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The Different Faces of Cleopatra

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The Different Faces of Cleopatra

Sculptures, bust, coins and bas-reliefs are among the artifacts that illustrate the countenance of the powerful Egyptian Queen, Cleopatra. She is the seventh Cleopatra of the Ptolemy dynasty and has ruled Egypt in the first century BC. This paper enumerates some of her different faces and contributions as she influenced several aspects of our history.

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The intricacies of Cleopatra’s dealings in Egypt, her leadership and fall to her sibling rivals as well as her relations with the Roman empire and love affair with Roman leaders Julius Ceasar and Mark Antony has made her a famous topic in the art especially in prose and film.

As enumerated by Meadows (2001), some of the famous artworks which was inspired by her colorful life are Michelangelo’s sketch entitled the “Head of Cleopatra”, Guido Cagnacci’s “Death of Cleopatra”, Jan Lys’ “Death of Cleopatra”, Guido Reni’s “Cleopatra”, Massimo Stanzione’s “Cleopatra”, and Octavian rejects Cleopatra by an unknown artist (via culturalresources.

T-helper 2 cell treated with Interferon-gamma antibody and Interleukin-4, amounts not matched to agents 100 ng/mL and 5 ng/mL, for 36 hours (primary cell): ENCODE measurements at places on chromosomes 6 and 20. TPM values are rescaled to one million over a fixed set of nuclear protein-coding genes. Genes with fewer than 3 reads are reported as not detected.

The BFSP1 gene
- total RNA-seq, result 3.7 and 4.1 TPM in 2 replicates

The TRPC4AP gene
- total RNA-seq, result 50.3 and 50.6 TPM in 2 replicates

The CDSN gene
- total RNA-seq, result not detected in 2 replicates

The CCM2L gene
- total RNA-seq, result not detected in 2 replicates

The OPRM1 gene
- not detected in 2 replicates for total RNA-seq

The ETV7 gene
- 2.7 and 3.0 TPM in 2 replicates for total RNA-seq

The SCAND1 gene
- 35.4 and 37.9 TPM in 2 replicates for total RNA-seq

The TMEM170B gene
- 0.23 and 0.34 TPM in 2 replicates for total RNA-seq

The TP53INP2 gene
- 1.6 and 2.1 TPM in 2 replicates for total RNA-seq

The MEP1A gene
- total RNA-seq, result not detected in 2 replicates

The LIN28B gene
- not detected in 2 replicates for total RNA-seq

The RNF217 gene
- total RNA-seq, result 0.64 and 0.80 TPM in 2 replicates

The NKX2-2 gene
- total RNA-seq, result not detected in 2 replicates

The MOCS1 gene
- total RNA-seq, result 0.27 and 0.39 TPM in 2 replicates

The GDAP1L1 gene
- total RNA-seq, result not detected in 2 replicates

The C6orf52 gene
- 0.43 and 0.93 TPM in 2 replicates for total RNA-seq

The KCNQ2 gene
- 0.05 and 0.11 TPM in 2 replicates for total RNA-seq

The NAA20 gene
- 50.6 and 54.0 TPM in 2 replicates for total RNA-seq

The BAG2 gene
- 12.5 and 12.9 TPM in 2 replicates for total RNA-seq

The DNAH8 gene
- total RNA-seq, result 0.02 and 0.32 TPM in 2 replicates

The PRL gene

com) among others. Literary pieces have also used Cleopatra as subject which mostly portrays the tragic suicide of Cleopatra by a poisonous snake because of the death of Mark Antony. Among the many works about her include Horace Ode 1.37, Geoffrey Chaucer’s “The Legend of Cleopatra” and the famous Shakespearean version Antony and Cleopatra Act 5 Scene 2.

Since Cleopatra lived in a time of where immense sources of learning and discoveries are available, she was said to be well educated and “politically astute”. In addition, she learned to speak several languages and was reported to be “mature beyond her years”. As a great leader of Egypt, she gave a rebirth to an ailing Egypt from her father Ptolemy XII’s reign by pushing rewarding economic reforms and helping Egypt survive a time of draught while safely holding on to power that many rivals are constantly grabbing (Egyptology Online).